After former Alaska Governor Sarah Palin said no to the Race to the Top money it looks like Alaska may end up with the Common Core State Standards anyway.
A reader emailed me to let me know that the Alaska Department of Education & Early Development recently announced that they have joined the Smarter Balanced Assessment Consortium after adopting new standards. Below is their press release from April 19, 2013:
Alaska Joins Multi-State Assessment Consortium
JUNEAU – Following a recent adoption of new student standards, Alaska has chosen to join the Smarter Balanced Assessment Consortium (SBAC), a state-led consortium developing assessments aligned to the Common Core State Standards. Because Alaska’s new standards in English/language arts and mathematics have been vetted as college-ready and career-ready, and are sufficiently similar to the Common Core, the SBAC assessments will provide valid and reliable results for Alaska.
“The Smarter Balanced assessment will allow us to compare our students more closely with those around the country and confirm the rigor of Alaska’s standards compared to the Common Core,” said Alaska Education Commissioner Mike Hanley.
SBAC will produce assessments for implementation by the 2014-2015 school year for grades 3 through 8 and 11. These grades meet the current testing requirements of the federal No Child Left Behind Act. SBAC also will provide formative assessments that may be used during the year to better prepare students and guide teachers in their instruction.
SBAC also will determine the assessment scores that indicate levels of achievement such as advanced, proficient, below proficient, and far below proficient. For the 11th grade assessment, SBAC will work with higher education to define benchmark scores that indicate whether a student is on track to be college-ready, meaning that students should not need remedial courses in English and math in postsecondary institutions.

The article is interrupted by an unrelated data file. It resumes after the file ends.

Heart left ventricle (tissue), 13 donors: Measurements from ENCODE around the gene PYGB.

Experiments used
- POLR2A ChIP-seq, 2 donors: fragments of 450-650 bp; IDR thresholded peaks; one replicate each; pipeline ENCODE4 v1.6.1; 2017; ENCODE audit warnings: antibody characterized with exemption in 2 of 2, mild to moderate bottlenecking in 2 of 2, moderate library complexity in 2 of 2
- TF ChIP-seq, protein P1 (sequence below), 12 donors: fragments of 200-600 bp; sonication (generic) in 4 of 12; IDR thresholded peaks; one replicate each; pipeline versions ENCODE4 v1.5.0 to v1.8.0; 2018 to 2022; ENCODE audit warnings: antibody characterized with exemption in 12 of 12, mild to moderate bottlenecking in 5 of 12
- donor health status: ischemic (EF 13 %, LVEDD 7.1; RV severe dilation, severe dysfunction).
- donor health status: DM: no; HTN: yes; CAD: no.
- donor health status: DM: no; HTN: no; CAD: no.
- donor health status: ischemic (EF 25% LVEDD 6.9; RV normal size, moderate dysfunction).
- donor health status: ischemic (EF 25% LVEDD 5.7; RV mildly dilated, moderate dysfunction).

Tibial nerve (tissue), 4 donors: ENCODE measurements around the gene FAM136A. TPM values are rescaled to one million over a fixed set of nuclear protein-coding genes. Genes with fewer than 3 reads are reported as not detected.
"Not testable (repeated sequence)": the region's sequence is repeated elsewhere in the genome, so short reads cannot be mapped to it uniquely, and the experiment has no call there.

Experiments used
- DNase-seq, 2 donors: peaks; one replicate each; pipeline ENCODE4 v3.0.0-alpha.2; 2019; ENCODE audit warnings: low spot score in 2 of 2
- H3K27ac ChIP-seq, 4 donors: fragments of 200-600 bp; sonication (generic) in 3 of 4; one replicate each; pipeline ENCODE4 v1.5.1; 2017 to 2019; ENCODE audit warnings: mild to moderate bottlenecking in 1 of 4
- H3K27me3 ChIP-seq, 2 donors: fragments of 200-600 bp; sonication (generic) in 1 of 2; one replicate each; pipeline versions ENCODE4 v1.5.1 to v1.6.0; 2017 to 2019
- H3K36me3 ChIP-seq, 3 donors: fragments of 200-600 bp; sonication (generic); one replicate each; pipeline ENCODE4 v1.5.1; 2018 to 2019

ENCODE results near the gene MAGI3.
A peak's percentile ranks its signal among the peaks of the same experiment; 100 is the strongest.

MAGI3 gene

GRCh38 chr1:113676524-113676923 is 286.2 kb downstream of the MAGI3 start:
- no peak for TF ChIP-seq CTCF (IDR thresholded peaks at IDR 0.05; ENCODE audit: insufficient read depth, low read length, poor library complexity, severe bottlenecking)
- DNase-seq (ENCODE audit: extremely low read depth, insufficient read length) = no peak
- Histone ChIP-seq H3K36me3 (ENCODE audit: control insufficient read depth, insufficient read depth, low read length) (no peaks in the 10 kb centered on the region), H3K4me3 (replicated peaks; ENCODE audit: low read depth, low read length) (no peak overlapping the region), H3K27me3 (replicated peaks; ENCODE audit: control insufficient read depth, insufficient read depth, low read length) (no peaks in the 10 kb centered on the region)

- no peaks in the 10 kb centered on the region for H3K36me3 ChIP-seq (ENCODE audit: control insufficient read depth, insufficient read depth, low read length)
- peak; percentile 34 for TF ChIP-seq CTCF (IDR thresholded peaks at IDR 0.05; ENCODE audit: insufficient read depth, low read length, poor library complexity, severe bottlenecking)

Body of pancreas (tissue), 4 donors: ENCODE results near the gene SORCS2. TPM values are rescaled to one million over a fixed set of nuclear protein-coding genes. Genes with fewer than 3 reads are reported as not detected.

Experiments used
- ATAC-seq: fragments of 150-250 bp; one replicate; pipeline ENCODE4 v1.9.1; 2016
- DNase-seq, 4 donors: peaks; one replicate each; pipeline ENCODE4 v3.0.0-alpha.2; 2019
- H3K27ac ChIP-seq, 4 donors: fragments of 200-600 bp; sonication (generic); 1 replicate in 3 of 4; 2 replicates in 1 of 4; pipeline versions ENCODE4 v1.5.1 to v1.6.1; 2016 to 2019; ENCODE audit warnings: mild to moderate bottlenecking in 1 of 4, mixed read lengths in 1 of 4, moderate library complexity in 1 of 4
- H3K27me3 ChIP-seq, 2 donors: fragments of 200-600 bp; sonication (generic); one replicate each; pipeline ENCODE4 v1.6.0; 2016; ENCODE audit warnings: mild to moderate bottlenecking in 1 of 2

Students in SBAC states will take year-end assessments on computers in the spring. The assessments will be adaptive, meaning they are individualized to each student by basing questions on the student’s response to previous questions. This method produces a more accurate understanding of each student’s achievement.
As with Alaska’s current standards and assessments, the use of SBAC assessments does not dictate curriculum or teaching methods. Standards and assessments present a goal. School districts retain their authority to decide how to reach this goal.
The Alaska State Board of Education announced they adopted new standards on June 11, 2012, but made no mention of alignment with the Common Core State Standards or how the standards were developed. The state board announced on December 19, 2011 a public comment period for the new standards that would go through May 12, 2012, but again no mention of the Common Core State Standards or how these standards were developed.
As with other states there was not a vote by the Alaska State Legislature.
If you look at Alaska’s math standards you can see they are aligned with the Common Core Math Standards. Now compare the Alaska ELA standards with the Common Core ELA Standards. Yet there is no recognition from the Common Core State Standards Initiative that Alaska has signed an MOU.
I’m curious who authorized them to do this? The larger question is after fighting centralization off why would they give in, and then do it under the radar?
Originally published at Truth In American Education. Republished in full with permission.